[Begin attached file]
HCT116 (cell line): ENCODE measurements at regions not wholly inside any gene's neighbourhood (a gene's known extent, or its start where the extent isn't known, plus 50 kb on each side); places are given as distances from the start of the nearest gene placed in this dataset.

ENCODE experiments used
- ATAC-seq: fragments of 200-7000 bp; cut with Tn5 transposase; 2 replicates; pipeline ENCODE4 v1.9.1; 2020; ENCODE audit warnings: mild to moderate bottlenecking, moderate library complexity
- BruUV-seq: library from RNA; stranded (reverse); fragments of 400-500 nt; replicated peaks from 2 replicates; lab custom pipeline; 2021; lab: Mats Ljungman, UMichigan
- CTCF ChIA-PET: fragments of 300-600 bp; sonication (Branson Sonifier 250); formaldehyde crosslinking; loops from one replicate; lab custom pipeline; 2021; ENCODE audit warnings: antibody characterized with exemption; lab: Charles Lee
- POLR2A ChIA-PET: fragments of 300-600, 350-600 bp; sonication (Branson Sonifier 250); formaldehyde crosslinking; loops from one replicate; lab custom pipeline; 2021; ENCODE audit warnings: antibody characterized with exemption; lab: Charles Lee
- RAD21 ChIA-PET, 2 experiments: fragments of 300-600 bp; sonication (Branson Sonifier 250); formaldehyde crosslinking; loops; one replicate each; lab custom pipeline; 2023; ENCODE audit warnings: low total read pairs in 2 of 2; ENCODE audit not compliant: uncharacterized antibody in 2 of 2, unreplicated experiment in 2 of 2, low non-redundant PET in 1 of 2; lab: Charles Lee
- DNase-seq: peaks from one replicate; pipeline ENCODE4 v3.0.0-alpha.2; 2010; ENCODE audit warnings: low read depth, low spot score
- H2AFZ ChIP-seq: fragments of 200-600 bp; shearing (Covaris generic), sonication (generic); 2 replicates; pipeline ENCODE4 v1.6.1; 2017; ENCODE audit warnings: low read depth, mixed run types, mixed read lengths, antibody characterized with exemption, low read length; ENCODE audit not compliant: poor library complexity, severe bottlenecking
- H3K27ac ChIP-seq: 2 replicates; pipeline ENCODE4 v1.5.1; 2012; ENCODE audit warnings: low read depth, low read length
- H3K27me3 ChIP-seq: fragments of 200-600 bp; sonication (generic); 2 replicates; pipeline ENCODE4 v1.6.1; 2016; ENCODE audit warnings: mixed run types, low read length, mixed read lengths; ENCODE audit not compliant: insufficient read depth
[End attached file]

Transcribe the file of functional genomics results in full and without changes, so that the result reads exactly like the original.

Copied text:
HCT116 (cell line): ENCODE measurements at regions not wholly inside any gene's neighbourhood (a gene's known extent, or its start where the extent isn't known, plus 50 kb on each side); places are given as distances from the start of the nearest gene placed in this dataset.

ENCODE experiments used
- ATAC-seq: fragments of 200-7000 bp; cut with Tn5 transposase; 2 replicates; pipeline ENCODE4 v1.9.1; 2020; ENCODE audit warnings: mild to moderate bottlenecking, moderate library complexity
- BruUV-seq: library from RNA; stranded (reverse); fragments of 400-500 nt; replicated peaks from 2 replicates; lab custom pipeline; 2021; lab: Mats Ljungman, UMichigan
- CTCF ChIA-PET: fragments of 300-600 bp; sonication (Branson Sonifier 250); formaldehyde crosslinking; loops from one replicate; lab custom pipeline; 2021; ENCODE audit warnings: antibody characterized with exemption; lab: Charles Lee
- POLR2A ChIA-PET: fragments of 300-600, 350-600 bp; sonication (Branson Sonifier 250); formaldehyde crosslinking; loops from one replicate; lab custom pipeline; 2021; ENCODE audit warnings: antibody characterized with exemption; lab: Charles Lee
- RAD21 ChIA-PET, 2 experiments: fragments of 300-600 bp; sonication (Branson Sonifier 250); formaldehyde crosslinking; loops; one replicate each; lab custom pipeline; 2023; ENCODE audit warnings: low total read pairs in 2 of 2; ENCODE audit not compliant: uncharacterized antibody in 2 of 2, unreplicated experiment in 2 of 2, low non-redundant PET in 1 of 2; lab: Charles Lee
- DNase-seq: peaks from one replicate; pipeline ENCODE4 v3.0.0-alpha.2; 2010; ENCODE audit warnings: low read depth, low spot score
- H2AFZ ChIP-seq: fragments of 200-600 bp; shearing (Covaris generic), sonication (generic); 2 replicates; pipeline ENCODE4 v1.6.1; 2017; ENCODE audit warnings: low read depth, mixed run types, mixed read lengths, antibody characterized with exemption, low read length; ENCODE audit not compliant: poor library complexity, severe bottlenecking
- H3K27ac ChIP-seq: 2 replicates; pipeline ENCODE4 v1.5.1; 2012; ENCODE audit warnings: low read depth, low read length
- H3K27me3 ChIP-seq: fragments of 200-600 bp; sonication (generic); 2 replicates; pipeline ENCODE4 v1.6.1; 2016; ENCODE audit warnings: mixed run types, low read length, mixed read lengths; ENCODE audit not compliant: insufficient read depth